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addm (x:xs) = sum(x:xs)

I was able to achieve to get a sum of a list using sum function but is it possible to get the sum of a list using map function ? .. also what the use of map function ?

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You can simplify you addm to just addm = sum. –  Waldheinz May 30 '11 at 10:59
Note: your addm function is undefined for the empty list unless you do something like Waldheinz suggests. –  Edward KMETT May 30 '11 at 17:16

7 Answers 7

up vote 14 down vote accepted

You can't really use map to sum up a list, because map treats each list element independently from the others. You can use map for example to increment each value in a list like in

map (+1) [1,2,3,4] -- gives [2,3,4,5]

Another way to implement your addm would be to use foldl:

addm' = foldl (+) 0
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It is not possible to use map to reduce a list to its sum. That recursive pattern is a fold.

sum :: [Int] -> Int
sum = foldr (+) 0

As an aside, note that you can define map as a fold as well:

map :: (a -> b) -> ([a] -> [b])
map f = fold (\x xs -> f x : xs) []

This is because foldr is the canonical recursive function on lists.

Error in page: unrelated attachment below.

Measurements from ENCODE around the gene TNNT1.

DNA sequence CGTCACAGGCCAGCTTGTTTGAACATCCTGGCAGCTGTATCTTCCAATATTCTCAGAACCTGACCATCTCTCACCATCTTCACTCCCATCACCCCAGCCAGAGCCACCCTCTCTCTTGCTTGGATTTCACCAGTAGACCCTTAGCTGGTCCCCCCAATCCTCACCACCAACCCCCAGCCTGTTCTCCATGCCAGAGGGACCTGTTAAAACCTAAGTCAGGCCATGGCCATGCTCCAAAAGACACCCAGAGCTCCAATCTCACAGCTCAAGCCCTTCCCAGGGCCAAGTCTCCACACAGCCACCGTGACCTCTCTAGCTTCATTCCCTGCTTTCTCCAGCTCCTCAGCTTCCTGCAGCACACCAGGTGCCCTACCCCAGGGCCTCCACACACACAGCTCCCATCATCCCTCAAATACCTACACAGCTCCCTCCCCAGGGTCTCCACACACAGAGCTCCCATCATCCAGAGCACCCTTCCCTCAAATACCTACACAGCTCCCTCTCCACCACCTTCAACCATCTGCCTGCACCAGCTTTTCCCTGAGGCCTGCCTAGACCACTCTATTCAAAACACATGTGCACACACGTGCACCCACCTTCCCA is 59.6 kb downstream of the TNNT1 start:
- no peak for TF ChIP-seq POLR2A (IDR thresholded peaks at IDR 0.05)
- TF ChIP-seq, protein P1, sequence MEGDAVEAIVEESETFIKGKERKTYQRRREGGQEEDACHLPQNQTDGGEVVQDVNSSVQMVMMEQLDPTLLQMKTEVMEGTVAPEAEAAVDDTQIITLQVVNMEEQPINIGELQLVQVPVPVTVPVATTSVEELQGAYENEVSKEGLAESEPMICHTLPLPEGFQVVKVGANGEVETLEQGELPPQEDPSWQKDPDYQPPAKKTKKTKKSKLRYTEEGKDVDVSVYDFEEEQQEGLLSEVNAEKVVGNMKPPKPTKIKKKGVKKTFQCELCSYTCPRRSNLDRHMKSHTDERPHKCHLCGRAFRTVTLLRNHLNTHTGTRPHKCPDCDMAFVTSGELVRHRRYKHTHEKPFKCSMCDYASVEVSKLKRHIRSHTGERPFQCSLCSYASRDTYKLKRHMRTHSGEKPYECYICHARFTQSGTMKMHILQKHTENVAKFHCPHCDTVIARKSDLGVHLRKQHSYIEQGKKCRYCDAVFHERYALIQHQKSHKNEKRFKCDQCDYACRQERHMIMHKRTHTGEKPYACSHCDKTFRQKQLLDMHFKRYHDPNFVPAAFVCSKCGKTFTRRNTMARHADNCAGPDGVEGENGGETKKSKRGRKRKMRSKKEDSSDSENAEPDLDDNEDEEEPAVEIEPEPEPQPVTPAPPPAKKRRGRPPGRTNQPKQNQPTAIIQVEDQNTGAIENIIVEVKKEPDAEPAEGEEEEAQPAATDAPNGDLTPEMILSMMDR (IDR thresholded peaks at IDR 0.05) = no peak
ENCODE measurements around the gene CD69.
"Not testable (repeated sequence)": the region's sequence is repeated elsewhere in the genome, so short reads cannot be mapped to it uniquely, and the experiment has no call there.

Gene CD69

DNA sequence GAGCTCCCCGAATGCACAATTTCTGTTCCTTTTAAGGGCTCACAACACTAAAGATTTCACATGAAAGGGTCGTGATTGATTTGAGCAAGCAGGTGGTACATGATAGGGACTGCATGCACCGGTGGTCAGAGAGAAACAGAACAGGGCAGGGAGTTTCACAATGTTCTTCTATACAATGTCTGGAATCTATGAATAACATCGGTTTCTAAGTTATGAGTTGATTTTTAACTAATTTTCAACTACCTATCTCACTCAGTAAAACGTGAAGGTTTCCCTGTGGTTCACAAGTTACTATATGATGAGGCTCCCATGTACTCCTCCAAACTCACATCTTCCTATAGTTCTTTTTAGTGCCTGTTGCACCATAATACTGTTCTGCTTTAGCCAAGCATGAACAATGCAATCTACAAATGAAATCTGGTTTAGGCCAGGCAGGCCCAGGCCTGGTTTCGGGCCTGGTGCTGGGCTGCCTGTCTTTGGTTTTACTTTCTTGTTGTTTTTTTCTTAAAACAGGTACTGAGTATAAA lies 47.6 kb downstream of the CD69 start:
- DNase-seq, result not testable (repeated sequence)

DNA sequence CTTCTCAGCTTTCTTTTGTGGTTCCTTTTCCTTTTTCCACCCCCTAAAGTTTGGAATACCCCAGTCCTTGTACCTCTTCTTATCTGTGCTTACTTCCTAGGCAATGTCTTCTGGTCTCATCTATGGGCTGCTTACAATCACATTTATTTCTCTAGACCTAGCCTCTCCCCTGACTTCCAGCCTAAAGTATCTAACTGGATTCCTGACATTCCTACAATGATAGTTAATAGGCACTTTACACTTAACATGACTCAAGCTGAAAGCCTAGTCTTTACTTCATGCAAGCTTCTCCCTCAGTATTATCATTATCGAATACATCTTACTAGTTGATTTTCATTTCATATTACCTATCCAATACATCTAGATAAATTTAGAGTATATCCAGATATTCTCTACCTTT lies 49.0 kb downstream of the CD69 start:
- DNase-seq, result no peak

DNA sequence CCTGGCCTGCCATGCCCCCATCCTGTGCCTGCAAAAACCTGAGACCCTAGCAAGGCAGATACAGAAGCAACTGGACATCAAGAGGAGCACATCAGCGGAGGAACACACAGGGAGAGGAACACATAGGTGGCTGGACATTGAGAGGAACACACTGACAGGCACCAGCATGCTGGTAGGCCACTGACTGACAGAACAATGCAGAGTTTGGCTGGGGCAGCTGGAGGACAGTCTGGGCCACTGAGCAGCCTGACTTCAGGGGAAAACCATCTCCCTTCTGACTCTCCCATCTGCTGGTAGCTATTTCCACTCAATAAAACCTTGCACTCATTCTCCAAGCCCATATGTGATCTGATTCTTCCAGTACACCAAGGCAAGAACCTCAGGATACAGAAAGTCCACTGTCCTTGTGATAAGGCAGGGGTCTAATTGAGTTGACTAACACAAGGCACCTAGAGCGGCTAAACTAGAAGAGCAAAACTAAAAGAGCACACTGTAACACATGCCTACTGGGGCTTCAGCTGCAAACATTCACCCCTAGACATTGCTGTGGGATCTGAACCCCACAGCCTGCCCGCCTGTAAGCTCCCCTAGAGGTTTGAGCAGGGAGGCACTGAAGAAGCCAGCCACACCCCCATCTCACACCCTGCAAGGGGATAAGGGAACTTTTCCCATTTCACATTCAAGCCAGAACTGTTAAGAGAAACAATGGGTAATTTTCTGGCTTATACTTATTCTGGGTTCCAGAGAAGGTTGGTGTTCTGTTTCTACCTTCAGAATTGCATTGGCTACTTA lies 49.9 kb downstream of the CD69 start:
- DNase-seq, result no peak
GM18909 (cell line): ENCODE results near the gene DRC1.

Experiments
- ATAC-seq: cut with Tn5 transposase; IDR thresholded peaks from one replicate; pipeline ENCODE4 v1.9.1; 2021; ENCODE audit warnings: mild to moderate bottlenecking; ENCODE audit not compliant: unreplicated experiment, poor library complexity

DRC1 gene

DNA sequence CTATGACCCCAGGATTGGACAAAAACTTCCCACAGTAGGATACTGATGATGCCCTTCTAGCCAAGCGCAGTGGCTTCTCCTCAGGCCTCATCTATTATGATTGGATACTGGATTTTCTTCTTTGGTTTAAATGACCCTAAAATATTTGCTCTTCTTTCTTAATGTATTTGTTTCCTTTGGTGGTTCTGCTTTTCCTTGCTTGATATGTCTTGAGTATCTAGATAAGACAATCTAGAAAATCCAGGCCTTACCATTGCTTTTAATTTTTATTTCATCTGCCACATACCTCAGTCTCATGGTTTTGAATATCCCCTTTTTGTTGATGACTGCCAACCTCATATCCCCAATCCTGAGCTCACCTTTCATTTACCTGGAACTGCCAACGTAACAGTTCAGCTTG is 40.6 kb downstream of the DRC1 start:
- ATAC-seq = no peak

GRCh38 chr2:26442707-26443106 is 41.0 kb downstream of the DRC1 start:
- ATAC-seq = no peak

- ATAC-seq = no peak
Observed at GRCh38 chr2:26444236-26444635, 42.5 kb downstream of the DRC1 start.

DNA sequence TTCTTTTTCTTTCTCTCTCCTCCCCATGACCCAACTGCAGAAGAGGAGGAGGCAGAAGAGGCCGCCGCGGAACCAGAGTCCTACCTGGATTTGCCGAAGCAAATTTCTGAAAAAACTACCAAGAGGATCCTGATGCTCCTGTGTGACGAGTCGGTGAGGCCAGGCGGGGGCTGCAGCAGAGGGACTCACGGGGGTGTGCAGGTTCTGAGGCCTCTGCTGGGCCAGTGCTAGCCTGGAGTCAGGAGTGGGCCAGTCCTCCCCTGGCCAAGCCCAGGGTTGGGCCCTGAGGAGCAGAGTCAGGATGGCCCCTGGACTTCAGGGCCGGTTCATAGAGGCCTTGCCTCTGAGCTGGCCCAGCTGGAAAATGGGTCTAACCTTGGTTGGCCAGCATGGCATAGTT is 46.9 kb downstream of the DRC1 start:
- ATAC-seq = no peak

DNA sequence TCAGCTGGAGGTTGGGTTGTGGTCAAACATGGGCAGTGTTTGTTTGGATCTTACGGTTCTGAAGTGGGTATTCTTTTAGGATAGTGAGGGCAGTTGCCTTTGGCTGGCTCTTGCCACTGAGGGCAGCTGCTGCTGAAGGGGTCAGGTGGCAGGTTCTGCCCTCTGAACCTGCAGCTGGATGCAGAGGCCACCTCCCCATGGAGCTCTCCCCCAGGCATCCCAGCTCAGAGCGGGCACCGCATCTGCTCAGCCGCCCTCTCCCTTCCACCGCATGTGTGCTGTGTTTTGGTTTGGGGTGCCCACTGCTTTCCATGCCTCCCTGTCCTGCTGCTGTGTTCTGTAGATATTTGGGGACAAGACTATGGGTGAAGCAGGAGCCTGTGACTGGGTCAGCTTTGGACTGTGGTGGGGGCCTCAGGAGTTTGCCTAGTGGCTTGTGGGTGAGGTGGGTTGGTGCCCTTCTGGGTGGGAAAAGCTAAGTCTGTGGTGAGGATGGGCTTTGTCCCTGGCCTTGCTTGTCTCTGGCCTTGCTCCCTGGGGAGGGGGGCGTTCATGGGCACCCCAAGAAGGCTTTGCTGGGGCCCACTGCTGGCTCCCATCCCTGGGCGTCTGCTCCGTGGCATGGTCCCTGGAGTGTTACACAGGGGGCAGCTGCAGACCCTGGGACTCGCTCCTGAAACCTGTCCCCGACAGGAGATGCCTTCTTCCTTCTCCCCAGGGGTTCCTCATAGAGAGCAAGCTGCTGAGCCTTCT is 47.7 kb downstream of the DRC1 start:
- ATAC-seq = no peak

References: A tutorial on the universality and expressiveness of fold, Graham Hutton, J. Functional Programming 9 (4): 355–372, July 1999.

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After some insights I have to add another answer: You can't get the sum of a list with map, but you can get the sum with it's monadic version mapM. Basically all you need to do is to use a Writer monad (see LYAHFGG) over the Sum monoid (see LYAHFGG).

I wrote a specialized version, which is probably easier to understand:

data Adder a = Adder a Int

instance Monad Adder where
  return x = Adder x 0
  (Adder x s) >>= f = let Adder x' s' = f x
                      in Adder x' (s + s') 

toAdder x = Adder x x

sum' xs = let Adder _ s = mapM toAdder xs in s  

main = print $ sum' [1..100]

Adder is just a wrapper around some type which also keeps a "running sum". We can make Adder a monad, and here it actually does some work: When the operation >>= (a.k.a. "bind") is executed, it returns the new result and the value of the running sum of that result plus the original running sum. The toAdder function takes an Int and creates an Adder that holds that argument both as wrapped value and as running sum (actually we're not interested in the value, but only in the sum part). Then in sum' mapM can do its magic: While it works similar like map for the values embedded in the monad, it executes "monadic" functions like toAdder, and chains these calls (it uses sequence to do this). At this point we get through the "backdoor" of our monad the interaction between list elements that the normal mapis missing.

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mapM is just a fold in disguise though. –  Will Ness Aug 27 at 12:20

Here it is, the supposedly impossible definition of sum in terms of map:

summ xs = let ys = 0 : map (\(a,b)->a+b) (zip xs ys) in last ys

this actually shows how scanl can be implemented in terms of map, the above being equivalent to foldl (+) 0 xs === last $ scanl (+) 0 xs: